Community Research and Development Information Service - CORDIS

Novel approach for bio-treatment of waste

At a time when environmental concerns are pressing, science appears ready to address bioremediation issues associated with soil and water contamination.
Novel approach for bio-treatment of waste
Spanish research efforts have resulted in a new system for the decontamination of polluted soil and water. The system involves the bioremediation of affected areas using microbial biofilm technologies. Bioremediation is defined as the use of biotechnology for the treatment of waste. This approach could combat contaminants of different nature such as hydrocarbons, nitrate, nitrite, organic matter and heavy metals. The main principle behind bioremediation is the application of microorganisms for the breakdown of pollutants and their removal from the target area.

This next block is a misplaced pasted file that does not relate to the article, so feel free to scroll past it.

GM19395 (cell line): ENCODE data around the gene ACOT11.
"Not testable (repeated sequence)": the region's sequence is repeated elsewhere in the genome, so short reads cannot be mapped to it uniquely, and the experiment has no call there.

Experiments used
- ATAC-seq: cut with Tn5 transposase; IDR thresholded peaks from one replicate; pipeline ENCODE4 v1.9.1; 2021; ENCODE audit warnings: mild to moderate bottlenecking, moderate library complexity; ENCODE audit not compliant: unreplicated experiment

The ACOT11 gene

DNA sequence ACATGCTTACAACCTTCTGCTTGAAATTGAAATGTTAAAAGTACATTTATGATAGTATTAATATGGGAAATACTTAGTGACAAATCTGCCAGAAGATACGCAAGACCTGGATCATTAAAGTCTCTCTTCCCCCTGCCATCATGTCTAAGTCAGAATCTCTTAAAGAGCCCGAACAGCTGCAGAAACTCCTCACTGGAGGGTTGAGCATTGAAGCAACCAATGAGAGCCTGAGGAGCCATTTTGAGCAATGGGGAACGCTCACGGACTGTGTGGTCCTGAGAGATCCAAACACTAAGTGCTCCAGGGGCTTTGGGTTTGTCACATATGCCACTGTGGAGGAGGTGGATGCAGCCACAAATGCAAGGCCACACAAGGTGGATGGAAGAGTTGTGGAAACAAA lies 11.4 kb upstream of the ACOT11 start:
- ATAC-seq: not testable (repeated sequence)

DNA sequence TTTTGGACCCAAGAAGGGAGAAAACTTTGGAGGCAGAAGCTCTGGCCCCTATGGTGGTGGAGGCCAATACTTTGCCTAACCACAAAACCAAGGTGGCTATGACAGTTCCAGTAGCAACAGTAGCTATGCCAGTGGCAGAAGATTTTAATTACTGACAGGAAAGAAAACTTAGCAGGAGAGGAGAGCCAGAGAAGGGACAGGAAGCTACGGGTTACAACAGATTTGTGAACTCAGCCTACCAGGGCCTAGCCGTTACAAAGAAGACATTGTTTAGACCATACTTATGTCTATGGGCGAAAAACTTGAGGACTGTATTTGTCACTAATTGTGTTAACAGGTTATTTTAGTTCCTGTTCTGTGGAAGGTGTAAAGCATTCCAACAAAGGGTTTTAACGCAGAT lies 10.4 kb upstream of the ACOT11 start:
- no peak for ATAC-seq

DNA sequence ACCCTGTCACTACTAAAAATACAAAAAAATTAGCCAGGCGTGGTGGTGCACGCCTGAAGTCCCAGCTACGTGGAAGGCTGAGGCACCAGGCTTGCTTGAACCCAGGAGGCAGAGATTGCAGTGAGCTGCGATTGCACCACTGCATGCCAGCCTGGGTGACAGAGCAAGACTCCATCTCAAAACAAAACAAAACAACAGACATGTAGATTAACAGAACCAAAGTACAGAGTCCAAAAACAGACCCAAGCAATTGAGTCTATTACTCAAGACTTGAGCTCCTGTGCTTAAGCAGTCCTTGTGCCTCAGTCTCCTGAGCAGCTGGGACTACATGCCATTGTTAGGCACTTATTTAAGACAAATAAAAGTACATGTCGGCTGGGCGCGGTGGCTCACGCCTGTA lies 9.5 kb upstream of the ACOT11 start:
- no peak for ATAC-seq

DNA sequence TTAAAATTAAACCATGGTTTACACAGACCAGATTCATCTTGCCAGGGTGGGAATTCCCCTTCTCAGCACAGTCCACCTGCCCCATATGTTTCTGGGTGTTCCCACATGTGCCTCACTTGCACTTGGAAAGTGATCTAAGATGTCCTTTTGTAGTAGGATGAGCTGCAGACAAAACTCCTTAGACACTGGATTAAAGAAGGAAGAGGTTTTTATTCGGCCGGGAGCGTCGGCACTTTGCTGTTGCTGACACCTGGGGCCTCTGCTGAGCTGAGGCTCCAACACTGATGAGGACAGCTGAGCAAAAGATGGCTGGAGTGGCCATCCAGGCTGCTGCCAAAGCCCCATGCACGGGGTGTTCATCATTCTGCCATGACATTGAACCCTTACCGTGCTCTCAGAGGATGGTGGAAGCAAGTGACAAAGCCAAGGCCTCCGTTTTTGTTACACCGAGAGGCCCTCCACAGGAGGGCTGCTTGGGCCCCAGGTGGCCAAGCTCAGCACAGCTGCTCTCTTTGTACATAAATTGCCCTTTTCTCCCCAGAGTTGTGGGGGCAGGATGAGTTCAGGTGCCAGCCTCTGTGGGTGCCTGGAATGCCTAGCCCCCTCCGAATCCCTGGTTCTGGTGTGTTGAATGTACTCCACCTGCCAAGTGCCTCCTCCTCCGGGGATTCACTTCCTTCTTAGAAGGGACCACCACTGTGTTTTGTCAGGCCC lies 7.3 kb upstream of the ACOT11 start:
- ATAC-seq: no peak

This novel system employs submerged filters for biodenitrification or carbon removal. These filters contain microorganisms with specific profiles, allowing them to uptake and degrade hydrocarbons. Even though a variety of biofilm reactors have been used for bioremediation purposes, this present development implies that submerged filters are ideally suited for freshwater biological treatment.

The low costs associated with these biological methods of decontamination render them attractive from a financial as well as an environmental viewpoint. This technology could be of particular interest to potential industrial partners and research organisations able to develop it further. A laboratory prototype is already available at this stage and could be used to demonstrate the efficiency of the described technology.
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